Building Skills Through Music


Music therapy is the clinical use of music interventions to accomplish individualized goals in a therapeutic setting. Research has supported the use of music therapy for those with ASD to assist in speech, motor, academic, and behavioral objectives. For many people with ASD, music therapy can be a successful way to work on flexibility in activities within a structured environment. The benefits of music therapy can include reduced anxiety, enhanced body awareness and coordination, verbalization, increased attention to task, and increased appropriate social behavior. These skills are also accessible for people with neurological disabilities since music has been scientifically proven to activate both sides of the brain at the same time.

During my music therapy sessions, I play instruments or recorded music based on the theme of the week, which usually has to do with seasons, holidays, or other events happening during the year. With the assistance of other staff members, I prompt students to play specific rhythms, sing, dance, and play other games. While the kids are doing these tasks, they are working on fine/gross motor skills, self-regulation, and appropriate social behaviors without even realizing it. This time that we spend together creates a sense of community among the participants and gives them the confidence that they deserve.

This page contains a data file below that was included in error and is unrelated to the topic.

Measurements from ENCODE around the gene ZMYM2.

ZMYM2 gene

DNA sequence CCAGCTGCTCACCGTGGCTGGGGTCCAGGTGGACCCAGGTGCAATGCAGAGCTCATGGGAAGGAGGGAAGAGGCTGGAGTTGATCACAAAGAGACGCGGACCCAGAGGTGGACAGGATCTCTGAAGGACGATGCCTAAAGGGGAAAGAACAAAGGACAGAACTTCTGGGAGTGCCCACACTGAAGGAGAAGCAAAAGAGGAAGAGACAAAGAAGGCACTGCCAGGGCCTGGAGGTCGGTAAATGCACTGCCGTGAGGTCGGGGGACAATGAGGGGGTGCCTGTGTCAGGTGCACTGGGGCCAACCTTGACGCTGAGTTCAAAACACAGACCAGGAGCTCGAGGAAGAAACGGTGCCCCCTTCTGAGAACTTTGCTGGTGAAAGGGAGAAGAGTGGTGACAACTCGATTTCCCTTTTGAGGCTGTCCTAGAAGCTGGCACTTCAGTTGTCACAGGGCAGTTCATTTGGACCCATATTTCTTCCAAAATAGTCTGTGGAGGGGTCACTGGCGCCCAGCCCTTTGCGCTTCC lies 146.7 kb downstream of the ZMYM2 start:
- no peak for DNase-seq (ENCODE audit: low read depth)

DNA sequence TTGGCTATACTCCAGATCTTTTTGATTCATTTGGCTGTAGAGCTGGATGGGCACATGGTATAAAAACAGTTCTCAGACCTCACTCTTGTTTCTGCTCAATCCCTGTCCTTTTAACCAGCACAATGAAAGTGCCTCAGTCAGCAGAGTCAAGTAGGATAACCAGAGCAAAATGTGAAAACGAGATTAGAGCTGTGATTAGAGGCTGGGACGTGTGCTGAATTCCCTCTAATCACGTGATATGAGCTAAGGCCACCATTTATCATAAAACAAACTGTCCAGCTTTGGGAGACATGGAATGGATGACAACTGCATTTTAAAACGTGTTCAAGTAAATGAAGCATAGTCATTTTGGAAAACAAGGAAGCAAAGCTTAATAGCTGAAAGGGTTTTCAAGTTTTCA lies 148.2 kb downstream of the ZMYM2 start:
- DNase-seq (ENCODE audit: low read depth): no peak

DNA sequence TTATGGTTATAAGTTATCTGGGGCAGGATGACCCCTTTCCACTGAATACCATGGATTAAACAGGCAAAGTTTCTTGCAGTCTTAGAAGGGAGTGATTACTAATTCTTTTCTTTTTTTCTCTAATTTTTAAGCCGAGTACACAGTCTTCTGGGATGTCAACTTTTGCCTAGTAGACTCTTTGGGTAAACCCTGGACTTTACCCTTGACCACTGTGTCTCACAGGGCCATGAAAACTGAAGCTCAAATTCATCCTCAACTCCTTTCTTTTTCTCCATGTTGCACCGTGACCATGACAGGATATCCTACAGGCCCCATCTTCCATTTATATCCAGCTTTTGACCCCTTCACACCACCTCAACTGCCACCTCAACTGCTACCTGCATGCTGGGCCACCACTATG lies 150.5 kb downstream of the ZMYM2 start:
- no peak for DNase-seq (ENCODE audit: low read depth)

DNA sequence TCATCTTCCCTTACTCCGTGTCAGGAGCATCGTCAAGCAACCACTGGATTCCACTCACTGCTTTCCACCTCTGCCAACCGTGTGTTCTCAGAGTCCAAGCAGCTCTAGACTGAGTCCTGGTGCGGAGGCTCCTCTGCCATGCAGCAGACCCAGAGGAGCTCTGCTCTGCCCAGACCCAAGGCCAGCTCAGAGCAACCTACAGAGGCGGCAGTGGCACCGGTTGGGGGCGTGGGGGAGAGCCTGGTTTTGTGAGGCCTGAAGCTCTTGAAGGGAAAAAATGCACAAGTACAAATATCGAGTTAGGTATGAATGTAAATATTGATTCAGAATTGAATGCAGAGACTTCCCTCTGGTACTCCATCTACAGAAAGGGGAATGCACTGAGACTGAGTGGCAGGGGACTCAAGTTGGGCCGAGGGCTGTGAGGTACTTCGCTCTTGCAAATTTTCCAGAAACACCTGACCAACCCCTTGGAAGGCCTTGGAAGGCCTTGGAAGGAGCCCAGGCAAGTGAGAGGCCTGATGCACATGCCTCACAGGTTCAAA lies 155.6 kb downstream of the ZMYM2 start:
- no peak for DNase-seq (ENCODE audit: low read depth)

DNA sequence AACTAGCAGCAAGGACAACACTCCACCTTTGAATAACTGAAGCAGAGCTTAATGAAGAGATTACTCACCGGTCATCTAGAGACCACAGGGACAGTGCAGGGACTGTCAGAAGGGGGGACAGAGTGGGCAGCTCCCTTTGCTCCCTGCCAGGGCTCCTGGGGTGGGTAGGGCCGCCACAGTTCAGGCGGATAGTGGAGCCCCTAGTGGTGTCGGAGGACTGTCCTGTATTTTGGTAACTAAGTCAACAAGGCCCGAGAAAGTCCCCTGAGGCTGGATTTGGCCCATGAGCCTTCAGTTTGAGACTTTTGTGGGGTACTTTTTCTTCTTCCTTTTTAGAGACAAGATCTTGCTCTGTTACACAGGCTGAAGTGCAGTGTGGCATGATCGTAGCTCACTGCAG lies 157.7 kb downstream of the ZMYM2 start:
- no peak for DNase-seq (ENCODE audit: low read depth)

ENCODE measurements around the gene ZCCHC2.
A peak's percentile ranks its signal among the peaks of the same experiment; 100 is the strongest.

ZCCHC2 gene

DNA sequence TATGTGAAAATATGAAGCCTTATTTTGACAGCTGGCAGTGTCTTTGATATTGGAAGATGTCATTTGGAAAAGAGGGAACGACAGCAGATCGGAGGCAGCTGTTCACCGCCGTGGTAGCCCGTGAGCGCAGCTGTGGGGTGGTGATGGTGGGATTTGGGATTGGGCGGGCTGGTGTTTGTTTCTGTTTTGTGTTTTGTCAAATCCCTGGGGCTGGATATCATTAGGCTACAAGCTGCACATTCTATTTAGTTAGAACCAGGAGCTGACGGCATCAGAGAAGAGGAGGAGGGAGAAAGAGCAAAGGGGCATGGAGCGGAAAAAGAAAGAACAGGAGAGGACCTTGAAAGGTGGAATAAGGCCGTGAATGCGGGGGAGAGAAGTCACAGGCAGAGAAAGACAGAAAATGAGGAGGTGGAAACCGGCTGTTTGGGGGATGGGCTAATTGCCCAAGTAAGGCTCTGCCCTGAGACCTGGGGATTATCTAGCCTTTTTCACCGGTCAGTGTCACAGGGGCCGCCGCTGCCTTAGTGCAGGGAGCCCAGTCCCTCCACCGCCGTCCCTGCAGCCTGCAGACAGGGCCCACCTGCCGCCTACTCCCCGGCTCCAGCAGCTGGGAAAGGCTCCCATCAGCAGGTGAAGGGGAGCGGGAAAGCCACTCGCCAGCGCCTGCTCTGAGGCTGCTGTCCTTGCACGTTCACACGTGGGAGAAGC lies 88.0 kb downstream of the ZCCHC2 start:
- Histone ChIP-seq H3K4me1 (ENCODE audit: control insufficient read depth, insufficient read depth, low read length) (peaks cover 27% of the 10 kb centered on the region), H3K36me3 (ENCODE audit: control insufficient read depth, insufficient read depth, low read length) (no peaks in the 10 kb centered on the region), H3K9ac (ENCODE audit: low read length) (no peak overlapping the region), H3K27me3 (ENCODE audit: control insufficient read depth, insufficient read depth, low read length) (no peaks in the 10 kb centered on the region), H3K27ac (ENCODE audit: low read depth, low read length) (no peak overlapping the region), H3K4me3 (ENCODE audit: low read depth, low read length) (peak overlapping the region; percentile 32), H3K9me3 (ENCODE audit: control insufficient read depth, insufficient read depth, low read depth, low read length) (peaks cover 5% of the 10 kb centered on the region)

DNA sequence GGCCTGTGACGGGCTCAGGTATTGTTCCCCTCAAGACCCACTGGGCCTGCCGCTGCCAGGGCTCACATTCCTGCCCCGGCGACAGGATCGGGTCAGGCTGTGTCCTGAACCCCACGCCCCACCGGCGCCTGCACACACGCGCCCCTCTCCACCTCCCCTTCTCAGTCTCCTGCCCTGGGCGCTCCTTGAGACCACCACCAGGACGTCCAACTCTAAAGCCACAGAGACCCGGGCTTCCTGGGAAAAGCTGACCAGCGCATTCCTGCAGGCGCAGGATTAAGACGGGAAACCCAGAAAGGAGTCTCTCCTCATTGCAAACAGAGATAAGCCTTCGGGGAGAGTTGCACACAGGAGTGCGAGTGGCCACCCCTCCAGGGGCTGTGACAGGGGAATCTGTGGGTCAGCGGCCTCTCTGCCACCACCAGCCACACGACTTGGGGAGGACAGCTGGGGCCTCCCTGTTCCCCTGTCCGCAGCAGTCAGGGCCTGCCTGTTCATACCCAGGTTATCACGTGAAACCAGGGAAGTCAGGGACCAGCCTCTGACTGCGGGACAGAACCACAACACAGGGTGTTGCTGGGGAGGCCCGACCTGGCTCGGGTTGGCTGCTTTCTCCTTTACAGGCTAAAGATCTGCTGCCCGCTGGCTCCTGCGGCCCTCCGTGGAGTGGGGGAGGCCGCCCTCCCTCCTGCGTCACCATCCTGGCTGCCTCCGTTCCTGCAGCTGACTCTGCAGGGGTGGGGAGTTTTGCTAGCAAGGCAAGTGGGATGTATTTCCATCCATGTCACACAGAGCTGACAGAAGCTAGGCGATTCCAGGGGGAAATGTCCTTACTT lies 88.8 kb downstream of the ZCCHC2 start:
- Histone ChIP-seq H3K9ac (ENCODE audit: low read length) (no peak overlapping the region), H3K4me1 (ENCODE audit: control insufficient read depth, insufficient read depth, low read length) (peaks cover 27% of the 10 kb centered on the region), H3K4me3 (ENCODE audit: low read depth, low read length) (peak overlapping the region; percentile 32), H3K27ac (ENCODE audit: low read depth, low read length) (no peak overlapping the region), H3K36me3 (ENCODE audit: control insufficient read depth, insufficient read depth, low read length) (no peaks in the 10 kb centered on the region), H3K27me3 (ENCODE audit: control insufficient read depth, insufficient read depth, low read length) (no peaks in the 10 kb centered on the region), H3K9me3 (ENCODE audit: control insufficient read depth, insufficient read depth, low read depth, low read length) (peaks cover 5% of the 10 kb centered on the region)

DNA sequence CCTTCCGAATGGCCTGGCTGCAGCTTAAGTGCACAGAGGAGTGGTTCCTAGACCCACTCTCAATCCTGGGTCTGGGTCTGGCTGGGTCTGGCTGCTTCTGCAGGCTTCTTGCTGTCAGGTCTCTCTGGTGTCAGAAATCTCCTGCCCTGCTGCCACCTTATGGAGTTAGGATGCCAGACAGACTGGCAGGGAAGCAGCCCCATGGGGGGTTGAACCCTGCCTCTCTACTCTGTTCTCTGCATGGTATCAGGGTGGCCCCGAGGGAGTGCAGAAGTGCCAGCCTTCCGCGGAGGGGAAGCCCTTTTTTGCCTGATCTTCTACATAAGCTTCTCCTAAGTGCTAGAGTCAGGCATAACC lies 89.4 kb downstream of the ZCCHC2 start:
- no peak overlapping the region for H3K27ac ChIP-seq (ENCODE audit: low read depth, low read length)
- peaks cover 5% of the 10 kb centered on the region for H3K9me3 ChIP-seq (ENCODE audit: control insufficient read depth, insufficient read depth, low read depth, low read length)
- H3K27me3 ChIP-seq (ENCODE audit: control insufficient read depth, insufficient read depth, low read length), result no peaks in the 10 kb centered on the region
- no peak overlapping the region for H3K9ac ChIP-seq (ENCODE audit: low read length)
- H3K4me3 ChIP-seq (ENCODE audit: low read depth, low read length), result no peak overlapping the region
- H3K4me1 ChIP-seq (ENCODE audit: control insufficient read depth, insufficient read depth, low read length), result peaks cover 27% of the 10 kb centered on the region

Striking the Right Chord


Because life happens, I always have a backup plan in case the mood changes or a lesson is not working. I find it important to match the energy in the room. Through an evidence-based practice called the “iso-principle”, I try to match the energy of the participants and then gradually change the music to where I’d like them to be.

In the end, I want everyone to feel good about themselves, regardless of ability. I am the luckiest person in the world to do what I do and learn from my participants how neurodiversity makes the world a better place.

To learn more about our programs for people with disabilities, visit our CHAI Services page.


Terri Grogan
November 21, 2019

Posted by Terri Grogan

Terri Grogan
Welcome to Humans of JF&CS! Periodically, we will be featuring different staff members to highlight the amazing work they do.